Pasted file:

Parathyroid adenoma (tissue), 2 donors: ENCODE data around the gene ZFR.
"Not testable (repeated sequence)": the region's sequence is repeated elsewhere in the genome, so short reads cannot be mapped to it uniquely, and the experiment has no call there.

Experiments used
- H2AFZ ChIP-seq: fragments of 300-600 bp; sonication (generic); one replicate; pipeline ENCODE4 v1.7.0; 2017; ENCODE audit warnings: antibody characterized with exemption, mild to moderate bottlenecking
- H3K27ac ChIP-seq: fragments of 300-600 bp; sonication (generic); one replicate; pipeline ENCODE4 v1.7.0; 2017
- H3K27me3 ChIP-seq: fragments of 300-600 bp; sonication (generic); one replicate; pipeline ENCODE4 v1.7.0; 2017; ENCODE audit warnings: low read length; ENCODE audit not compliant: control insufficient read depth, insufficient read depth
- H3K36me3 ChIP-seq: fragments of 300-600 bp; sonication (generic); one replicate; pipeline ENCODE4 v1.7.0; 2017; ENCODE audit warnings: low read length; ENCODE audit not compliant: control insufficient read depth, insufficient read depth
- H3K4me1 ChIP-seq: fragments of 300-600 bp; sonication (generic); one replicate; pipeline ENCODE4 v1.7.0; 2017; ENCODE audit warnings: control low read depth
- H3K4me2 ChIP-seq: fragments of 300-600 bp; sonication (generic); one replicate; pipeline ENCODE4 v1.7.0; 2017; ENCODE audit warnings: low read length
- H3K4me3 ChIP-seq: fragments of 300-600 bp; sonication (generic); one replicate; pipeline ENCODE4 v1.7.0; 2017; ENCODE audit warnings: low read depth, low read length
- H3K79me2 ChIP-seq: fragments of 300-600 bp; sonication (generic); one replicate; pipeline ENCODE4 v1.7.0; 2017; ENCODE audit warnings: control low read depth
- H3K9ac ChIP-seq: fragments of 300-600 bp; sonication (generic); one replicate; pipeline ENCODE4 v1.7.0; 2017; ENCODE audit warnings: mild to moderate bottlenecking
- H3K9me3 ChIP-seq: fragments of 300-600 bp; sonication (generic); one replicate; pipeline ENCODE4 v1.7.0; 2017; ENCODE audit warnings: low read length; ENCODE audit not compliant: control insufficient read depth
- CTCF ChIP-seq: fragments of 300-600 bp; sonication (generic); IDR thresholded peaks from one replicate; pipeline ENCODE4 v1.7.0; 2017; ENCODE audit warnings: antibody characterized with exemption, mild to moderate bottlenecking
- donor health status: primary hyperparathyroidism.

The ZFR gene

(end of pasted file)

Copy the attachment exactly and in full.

Parathyroid adenoma (tissue), 2 donors: ENCODE data around the gene ZFR.
"Not testable (repeated sequence)": the region's sequence is repeated elsewhere in the genome, so short reads cannot be mapped to it uniquely, and the experiment has no call there.

Experiments used
- H2AFZ ChIP-seq: fragments of 300-600 bp; sonication (generic); one replicate; pipeline ENCODE4 v1.7.0; 2017; ENCODE audit warnings: antibody characterized with exemption, mild to moderate bottlenecking
- H3K27ac ChIP-seq: fragments of 300-600 bp; sonication (generic); one replicate; pipeline ENCODE4 v1.7.0; 2017
- H3K27me3 ChIP-seq: fragments of 300-600 bp; sonication (generic); one replicate; pipeline ENCODE4 v1.7.0; 2017; ENCODE audit warnings: low read length; ENCODE audit not compliant: control insufficient read depth, insufficient read depth
- H3K36me3 ChIP-seq: fragments of 300-600 bp; sonication (generic); one replicate; pipeline ENCODE4 v1.7.0; 2017; ENCODE audit warnings: low read length; ENCODE audit not compliant: control insufficient read depth, insufficient read depth
- H3K4me1 ChIP-seq: fragments of 300-600 bp; sonication (generic); one replicate; pipeline ENCODE4 v1.7.0; 2017; ENCODE audit warnings: control low read depth
- H3K4me2 ChIP-seq: fragments of 300-600 bp; sonication (generic); one replicate; pipeline ENCODE4 v1.7.0; 2017; ENCODE audit warnings: low read length
- H3K4me3 ChIP-seq: fragments of 300-600 bp; sonication (generic); one replicate; pipeline ENCODE4 v1.7.0; 2017; ENCODE audit warnings: low read depth, low read length
- H3K79me2 ChIP-seq: fragments of 300-600 bp; sonication (generic); one replicate; pipeline ENCODE4 v1.7.0; 2017; ENCODE audit warnings: control low read depth
- H3K9ac ChIP-seq: fragments of 300-600 bp; sonication (generic); one replicate; pipeline ENCODE4 v1.7.0; 2017; ENCODE audit warnings: mild to moderate bottlenecking
- H3K9me3 ChIP-seq: fragments of 300-600 bp; sonication (generic); one replicate; pipeline ENCODE4 v1.7.0; 2017; ENCODE audit warnings: low read length; ENCODE audit not compliant: control insufficient read depth
- CTCF ChIP-seq: fragments of 300-600 bp; sonication (generic); IDR thresholded peaks from one replicate; pipeline ENCODE4 v1.7.0; 2017; ENCODE audit warnings: antibody characterized with exemption, mild to moderate bottlenecking
- donor health status: primary hyperparathyroidism.

The ZFR gene